I’d not read any William Faulkner before although I had an awareness of him, I’m not sure from where but as Rita Leganski had recommended him in her reading list at the end of The Silence of Bonaventure Arrow, which I loved, I thought I’d give him a go.
It is a strange premise for a book really, having a family transporting their dead mother’s body from their family home to where she wishes to be buried in Jefferson, her home town, a good ride down the road. What perhaps is even stranger is having that mother still alive at the start of the book although barely, waiting for one of her son’s, the carpenter, to finish the making of her coffin outside of her bedroom window where she can supervise its progress, hence the title of the book, I think.
I think it is this to which people refer when they talk of Faulkner’s black humour as you can’t read that and think that that is a normal state of affairs.
Leading from that then, the book centres on the Bundrens and the fulfilment of their mother’s wish to be buried and Faulkner constructs his narrative by having all of the characters give voice to their thoughts. The book is linear in its structure moving chronologically from one point to another with the bits in between made up of the instances of the journey as well as the relevant reminiscences of the character who is narrating at the time.
These include the members of the Bundren family which is made up of:
- Anse Bundren, father to all of the Bundren children except one;
- Addie, mother to all of the Bundren children and eventual occupier of coffin;
- Cash, one of the male children of the Bundren family and the carpenter who built the coffin;
- Darl, another of the male children and the most competent narrator from the family. However, he is considered by most who know him to be “touched” i.e. mentally unstable and is a fine observer of his family, their foibles and knows things that they may not want revealed;
- Jewel, another of the male children of the Bundren family who is Addie’s favourite;
- Dewey Dell, the only female family member who has worries of her own besides her mother’s impending demise;
- Vardaman, youngest male child of the family who has the most garbled narrative, probably because of his age but also because he is disturbed by the events leading up to and after his mother’s death that occur on the journey.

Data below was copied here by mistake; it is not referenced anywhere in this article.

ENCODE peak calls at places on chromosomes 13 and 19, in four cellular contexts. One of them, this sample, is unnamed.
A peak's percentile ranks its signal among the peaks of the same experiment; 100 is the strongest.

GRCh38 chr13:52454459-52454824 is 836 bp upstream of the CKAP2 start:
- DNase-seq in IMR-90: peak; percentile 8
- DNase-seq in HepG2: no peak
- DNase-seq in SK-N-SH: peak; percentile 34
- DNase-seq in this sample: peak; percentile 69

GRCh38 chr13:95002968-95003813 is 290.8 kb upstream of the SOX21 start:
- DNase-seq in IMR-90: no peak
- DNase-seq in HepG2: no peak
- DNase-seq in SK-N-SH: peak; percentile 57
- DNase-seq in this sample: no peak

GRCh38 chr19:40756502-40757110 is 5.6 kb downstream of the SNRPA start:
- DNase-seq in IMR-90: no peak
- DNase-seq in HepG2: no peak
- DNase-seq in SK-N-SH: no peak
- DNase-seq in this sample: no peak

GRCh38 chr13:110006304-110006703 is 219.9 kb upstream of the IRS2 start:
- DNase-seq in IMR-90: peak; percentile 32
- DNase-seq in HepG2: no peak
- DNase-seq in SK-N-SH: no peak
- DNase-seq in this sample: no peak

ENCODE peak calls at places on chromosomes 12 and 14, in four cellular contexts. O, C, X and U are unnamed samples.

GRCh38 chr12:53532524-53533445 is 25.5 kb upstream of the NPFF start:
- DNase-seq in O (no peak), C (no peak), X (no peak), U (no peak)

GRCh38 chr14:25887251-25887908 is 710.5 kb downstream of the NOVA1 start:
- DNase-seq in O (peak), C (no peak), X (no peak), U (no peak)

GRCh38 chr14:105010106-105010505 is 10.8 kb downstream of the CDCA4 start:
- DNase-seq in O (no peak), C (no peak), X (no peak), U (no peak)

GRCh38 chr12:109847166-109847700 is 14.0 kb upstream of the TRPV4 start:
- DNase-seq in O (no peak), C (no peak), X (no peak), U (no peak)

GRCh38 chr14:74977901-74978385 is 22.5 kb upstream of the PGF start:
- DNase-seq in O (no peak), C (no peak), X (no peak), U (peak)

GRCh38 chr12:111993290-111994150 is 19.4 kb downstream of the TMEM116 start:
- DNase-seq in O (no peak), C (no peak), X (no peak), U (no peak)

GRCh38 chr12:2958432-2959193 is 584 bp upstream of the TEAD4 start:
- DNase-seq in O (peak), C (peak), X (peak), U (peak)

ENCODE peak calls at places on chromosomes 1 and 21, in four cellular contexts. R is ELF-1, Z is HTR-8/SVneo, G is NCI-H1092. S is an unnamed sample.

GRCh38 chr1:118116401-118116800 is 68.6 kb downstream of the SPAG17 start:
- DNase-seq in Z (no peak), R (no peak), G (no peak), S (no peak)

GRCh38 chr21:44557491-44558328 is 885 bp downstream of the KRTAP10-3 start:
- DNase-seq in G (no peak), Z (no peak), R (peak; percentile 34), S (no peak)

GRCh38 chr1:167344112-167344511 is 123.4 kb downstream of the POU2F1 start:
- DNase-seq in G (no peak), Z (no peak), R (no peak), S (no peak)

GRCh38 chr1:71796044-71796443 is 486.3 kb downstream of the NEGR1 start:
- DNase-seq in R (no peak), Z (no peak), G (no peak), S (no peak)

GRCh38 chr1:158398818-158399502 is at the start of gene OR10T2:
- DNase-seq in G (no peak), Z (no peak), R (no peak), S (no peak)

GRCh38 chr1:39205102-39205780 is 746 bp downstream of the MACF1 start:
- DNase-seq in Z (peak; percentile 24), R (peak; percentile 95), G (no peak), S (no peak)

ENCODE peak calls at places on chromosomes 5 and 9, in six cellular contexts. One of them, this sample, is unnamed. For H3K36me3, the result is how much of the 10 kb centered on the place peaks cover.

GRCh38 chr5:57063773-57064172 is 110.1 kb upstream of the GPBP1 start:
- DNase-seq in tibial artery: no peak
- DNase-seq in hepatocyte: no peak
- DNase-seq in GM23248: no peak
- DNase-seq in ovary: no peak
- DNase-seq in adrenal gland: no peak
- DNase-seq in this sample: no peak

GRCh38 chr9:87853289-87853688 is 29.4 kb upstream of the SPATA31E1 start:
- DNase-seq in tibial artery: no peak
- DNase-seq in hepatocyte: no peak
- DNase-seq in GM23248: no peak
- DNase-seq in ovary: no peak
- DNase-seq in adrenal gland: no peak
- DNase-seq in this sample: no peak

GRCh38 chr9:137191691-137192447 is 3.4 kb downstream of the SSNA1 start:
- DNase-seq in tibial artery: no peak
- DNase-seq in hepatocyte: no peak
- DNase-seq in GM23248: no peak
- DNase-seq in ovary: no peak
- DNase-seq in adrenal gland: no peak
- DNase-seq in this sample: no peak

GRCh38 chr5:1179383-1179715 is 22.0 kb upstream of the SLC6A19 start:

Faulkner has used stream of consciousness as the means by which all ideas and facts and events are related to the reader by his characters and I have to admit that I really do dislike stream of consciousness which is one of the reasons I could never get on with Mrs Dalloway by Virginia Woolf.
Awfully confusing and therefore uninteresting book for me, Mrs Dalloway. It wasn’t until reading that that I realised that a pedestrian narrative, linear in construct with a third person omniscience or a first person perspective are, for me, the best. I’m not averse to alternatives but a conventional narrative is where I feel most comfortable.
That’s not to say that Faulkner’s book has no merit: it does. But the voices which are the least clear to understand like Vardaman’s rankled me and did inhibit my enjoyment of the book, I cannot deny.
There are also many other voices in addition to those of the family and I could list them all here but it is tedious for you and me both. In summary, there are people from whom the Bundrens require help near to their homestead like the doctor and the preacher as well as neighbours who share their commentary on what the family plan to do; once they are on their journey with mother on board a cart pulled by mules, there are the people whom they encounter on the way, some of them known, some of them unknown who offer food or shelter to the party.
Needless to say, there are problems on the way, namely to do with crossing rivers as it has been unseasonably wet and bridges have been taken out by gushing water so that the route to Jefferson is riddled with obstacles.
It takes them a while and an injury to one of the party hinders them even more which gives us plenty of scope to see the family dynamics at work and get a feel for the Bundrens. Every family has their tensions and every family has their secrets and the Bundrens are no different.
What is interesting is Addie’s narrative, only one section devoted to her voice in the book as it reveals a lot about how she met Anse, how she feels about her family, secrets she may have kept and desires she may still harbour as well as suggestions as to why she doesn’t want to be buried near the family home.
There are some surprises in this book most notably what happens to Darl as well as the way that the book ends and there is no doubt that Faulkner is an accomplished writer who can evoke a bygone era of America and the characters that inhabited it vividly with his use of the Southern vernacular and syntax.
However, I did not really pick up on the dark humour and anyone who has read my review of The Great will know that I am not against the blackly comedic – far from it. But it went over my head in this book. And I can see where it is inferred: in the coffin being built outside Addie’s window and the disgusting smell coming from the coffin when they park it in the street, causing the locals to hold their noses – not nice but comic, yes.
But, for whatever reason, it never reached my funny bone. Maybe my mind was numbed by too much concentration from the stream of consciousness stuff. Who knows? Either way, I was disappointed. I went into this book with an enthusiasm which just wasn’t met.
The book wasn’t bad; not at all. It just wasn’t exceptionally good either and that is where I feel let down. Expectations were not met.
I will return to Faulkner though, The Sound and The Fury being a book I regularly spot at the thrift store. Perhaps I’ll get along with that a little better.